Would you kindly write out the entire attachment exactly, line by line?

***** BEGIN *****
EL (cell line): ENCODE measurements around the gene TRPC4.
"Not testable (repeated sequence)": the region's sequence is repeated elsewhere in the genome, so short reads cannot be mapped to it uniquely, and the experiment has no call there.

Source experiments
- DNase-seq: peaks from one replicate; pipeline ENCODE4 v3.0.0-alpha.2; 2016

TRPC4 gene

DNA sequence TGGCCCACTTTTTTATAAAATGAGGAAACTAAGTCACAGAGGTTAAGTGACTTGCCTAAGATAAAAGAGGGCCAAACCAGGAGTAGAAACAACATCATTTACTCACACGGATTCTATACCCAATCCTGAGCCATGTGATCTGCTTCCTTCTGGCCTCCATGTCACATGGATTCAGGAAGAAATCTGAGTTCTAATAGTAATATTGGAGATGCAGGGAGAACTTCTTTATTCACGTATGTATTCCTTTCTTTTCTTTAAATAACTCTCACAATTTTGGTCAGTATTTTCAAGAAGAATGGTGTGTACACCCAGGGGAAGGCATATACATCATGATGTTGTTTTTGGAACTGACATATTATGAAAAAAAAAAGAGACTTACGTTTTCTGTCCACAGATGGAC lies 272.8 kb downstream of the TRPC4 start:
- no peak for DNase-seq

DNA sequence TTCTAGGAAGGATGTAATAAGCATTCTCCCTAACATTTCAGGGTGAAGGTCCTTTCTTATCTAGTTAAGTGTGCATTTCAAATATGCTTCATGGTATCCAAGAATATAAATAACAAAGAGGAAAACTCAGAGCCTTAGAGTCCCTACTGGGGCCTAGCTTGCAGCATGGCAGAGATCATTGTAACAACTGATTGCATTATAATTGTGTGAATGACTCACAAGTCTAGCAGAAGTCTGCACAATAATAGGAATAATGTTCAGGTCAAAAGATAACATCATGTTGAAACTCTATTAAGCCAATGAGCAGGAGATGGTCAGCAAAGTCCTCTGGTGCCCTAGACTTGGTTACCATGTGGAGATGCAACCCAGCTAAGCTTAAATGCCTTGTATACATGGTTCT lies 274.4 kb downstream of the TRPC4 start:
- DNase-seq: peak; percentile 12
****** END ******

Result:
EL (cell line): ENCODE measurements around the gene TRPC4.
"Not testable (repeated sequence)": the region's sequence is repeated elsewhere in the genome, so short reads cannot be mapped to it uniquely, and the experiment has no call there.

Source experiments
- DNase-seq: peaks from one replicate; pipeline ENCODE4 v3.0.0-alpha.2; 2016

TRPC4 gene

DNA sequence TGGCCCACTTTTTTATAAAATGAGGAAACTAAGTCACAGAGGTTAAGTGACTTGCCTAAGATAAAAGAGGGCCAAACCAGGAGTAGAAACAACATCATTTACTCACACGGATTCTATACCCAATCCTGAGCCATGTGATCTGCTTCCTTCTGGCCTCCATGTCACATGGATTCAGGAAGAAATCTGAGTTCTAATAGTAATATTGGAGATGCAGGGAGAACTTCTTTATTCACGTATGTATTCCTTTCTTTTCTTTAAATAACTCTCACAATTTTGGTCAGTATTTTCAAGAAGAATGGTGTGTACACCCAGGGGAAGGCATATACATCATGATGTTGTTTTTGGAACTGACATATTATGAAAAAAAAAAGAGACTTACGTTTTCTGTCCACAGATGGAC lies 272.8 kb downstream of the TRPC4 start:
- no peak for DNase-seq

DNA sequence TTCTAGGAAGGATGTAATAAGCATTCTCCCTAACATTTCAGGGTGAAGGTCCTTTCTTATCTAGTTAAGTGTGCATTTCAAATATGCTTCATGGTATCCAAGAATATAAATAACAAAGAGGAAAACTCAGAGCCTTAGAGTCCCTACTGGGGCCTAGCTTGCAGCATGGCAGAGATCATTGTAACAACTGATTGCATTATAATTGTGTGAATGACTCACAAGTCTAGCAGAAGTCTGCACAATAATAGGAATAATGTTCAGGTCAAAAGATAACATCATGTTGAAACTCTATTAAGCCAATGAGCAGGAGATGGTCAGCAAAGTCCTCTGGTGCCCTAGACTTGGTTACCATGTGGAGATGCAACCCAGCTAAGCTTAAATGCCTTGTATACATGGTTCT lies 274.4 kb downstream of the TRPC4 start:
- DNase-seq: peak; percentile 12